Hydrogen energy could help our climate — depending on its source


ammonia: A colorless gas with a nasty smell. Ammonia is a compound made from the elements nitrogen and hydrogen. It is used to make food and applied to farm fields as a fertilizer. Secreted by the kidneys, ammonia gives urine its characteristic odor. The chemical also occurs in the atmosphere and throughout the universe.

anode: The negative terminal of a battery, and the positively charged electrode in an electrolytic cell. It attracts negatively charged particles. The anode is the source of electrons for use outside the battery when it discharges.

atom: The basic unit of a chemical element. Atoms are made up of a dense nucleus that contains positively charged protons and uncharged neutrons. The nucleus is orbited by a cloud of negatively charged electrons.

carbon: A chemical element that is the physical basis of all life on Earth. Carbon exists freely as graphite and diamond. It is an important part of coal, limestone and petroleum, and is capable of self-bonding, chemically, to form an enormous number of chemically, biologically and commercially important molecules. (in climate studies) The term carbon sometimes will be used almost interchangeably with carbon dioxide to connote the potential impacts that some action, product, policy or process may have on long-term atmospheric warming.

carbon dioxide: (or CO2) A colorless, odorless gas produced by all animals when the oxygen they inhale reacts with the carbon-rich foods that they’ve eaten. Carbon dioxide also is released when organic matter burns (including fossil fuels like oil or gas). Carbon dioxide acts as a greenhouse gas, trapping heat in Earth’s atmosphere. Plants convert carbon dioxide into oxygen during photosynthesis, the process they use to make their own food.

catalyst: (v. catalyze) A substance that helps a chemical reaction to proceed faster. Examples include enzymes and elements such as platinum and iridium.

cathode: The positive terminal of a battery, and the negatively charged electrode in an electrolytic cell. It attracts positively charged particles. During discharge, the cathode attracts electrons from outside the battery.

chemical reaction: A process that involves the rearrangement of the molecules or structure of a substance, as opposed to a change in physical form (as from a solid to a gas).

climate: The weather conditions that typically exist in one area, in general, or over a long period.

climate change: Long-term, significant change in the climate of Earth. It can happen naturally or in response to human activities, including the burning of fossil fuels and clearing of forests.

commercial: An adjective for something that is ready for sale or already being sold. Commercial goods are those caught or produced for others, and not solely for personal consumption.

conductor: (in physics and engineering) A material through which an electrical current can flow.

current: (in electricity) The flow of electricity or the amount of charge moving through some material over a particular period of time.

decarbonization: A term for a deliberate move away from polluting technologies, activities and energy sources — ones that spew carbon-based greenhouse gases (such as carbon dioxide and methane) into the atmosphere. The goal is to reduce the amount of carbon-based gases that contribute to climate change.

electric current: A flow of electric charge — electricity — usually from the movement of negatively charged particles, called electrons.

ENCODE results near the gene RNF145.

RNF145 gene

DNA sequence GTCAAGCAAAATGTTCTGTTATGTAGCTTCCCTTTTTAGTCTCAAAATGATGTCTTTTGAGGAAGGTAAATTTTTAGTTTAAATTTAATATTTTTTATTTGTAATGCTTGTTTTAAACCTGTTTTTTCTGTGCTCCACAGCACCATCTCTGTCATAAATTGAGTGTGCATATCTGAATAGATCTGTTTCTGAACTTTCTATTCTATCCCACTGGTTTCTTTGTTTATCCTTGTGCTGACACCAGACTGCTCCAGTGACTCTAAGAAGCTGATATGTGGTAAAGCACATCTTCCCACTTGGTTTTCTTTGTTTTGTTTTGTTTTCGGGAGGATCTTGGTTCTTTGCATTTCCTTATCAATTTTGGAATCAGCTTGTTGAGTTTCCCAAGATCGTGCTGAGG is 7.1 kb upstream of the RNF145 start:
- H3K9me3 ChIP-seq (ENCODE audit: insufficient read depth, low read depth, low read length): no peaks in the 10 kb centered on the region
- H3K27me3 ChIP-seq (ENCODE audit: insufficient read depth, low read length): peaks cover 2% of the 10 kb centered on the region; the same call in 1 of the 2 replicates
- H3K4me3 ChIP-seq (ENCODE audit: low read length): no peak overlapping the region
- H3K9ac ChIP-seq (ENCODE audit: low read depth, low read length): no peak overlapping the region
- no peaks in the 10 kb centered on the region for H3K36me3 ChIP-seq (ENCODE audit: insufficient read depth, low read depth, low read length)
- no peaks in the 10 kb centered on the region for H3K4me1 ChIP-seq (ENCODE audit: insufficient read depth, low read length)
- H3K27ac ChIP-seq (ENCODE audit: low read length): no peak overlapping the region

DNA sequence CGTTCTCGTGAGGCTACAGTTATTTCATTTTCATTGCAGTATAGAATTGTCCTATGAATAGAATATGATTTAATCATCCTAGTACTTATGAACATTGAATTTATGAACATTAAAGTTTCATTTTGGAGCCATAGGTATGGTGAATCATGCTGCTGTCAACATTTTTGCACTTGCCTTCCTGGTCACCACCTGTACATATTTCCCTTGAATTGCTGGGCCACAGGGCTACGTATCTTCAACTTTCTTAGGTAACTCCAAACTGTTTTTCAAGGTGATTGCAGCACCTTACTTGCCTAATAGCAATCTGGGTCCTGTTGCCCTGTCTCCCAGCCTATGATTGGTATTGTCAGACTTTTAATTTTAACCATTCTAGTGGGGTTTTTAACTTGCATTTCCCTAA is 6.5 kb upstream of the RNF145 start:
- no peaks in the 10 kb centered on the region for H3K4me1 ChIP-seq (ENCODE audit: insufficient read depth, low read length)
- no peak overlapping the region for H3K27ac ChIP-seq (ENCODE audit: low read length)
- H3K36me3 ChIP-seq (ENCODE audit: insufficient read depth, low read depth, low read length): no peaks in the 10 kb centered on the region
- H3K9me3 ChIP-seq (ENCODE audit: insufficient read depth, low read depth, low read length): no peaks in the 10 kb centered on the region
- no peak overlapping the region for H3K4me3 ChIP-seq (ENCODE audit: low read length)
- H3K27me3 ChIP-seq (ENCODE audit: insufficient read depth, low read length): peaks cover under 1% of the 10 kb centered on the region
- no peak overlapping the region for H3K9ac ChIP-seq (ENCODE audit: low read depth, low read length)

electricity: A flow of charge, usually from the movement of negatively charged particles, called electrons.

electrode: A device that conducts electricity and is used to make contact with non-metal part of an electrical circuit, or that contacts something through which an electrical signal moves.

electrolysis: The use of an electric current to separate chemicals in a solution. The current forces ions to move towards electrodes — either a cathode or anode — at either end of the system.

electron: A negatively charged particle, usually found orbiting the outer regions of an atom; also, the carrier of electricity within solids.

element: A building block of some larger structure. (in chemistry) Each of more than one hundred substances for which the smallest unit of each is a single atom. Examples include hydrogen, oxygen, carbon, lithium and uranium.

engineer: A person who uses science and math to solve problems. As a verb, to engineer means to design a device, material or process that will solve some problem or unmet need.

environment: The sum of all of the things that exist around some organism or the process and the condition those things create. Environment may refer to the weather and ecosystem in which some animal lives, or, perhaps, the temperature and humidity (or even the placement of things in the vicinity of an item of interest).

factor: Something that plays a role in a particular condition or event; a contributor.

flammable: Something that can burn (go up in flames) easily.

force: Some outside influence that can change the motion of an object, hold objects close to one another, or produce motion or stress in a stationary object.

fossil fuel: Any fuel — such as coal, petroleum (crude oil) or natural gas — that has developed within the Earth over millions of years from the decayed remains of bacteria, plants or animals.

fuel cell: A device that converts chemical energy into electrical energy. The most common fuel is hydrogen, which emits only water vapor as a byproduct.

gigawatt: It’s a unit of electric power equal to one billion watts. Put another way, that’s about the power typically needed to provide the electricity needs of 750,000 U.S. homes.

greenhouse gas: A gas that contributes to the greenhouse effect by absorbing heat. Carbon dioxide is one example of a greenhouse gas.

grid: (in electricity) The interconnected system of electricity lines that transport electrical power over long distances. In North America, this grid connects electrical generating stations and local communities throughout most of the continent.

hydrocarbon: Any of a range of large molecules containing chemically bound carbon and hydrogen atoms. Crude oil, for example, is a naturally occurring mix of many hydrocarbons.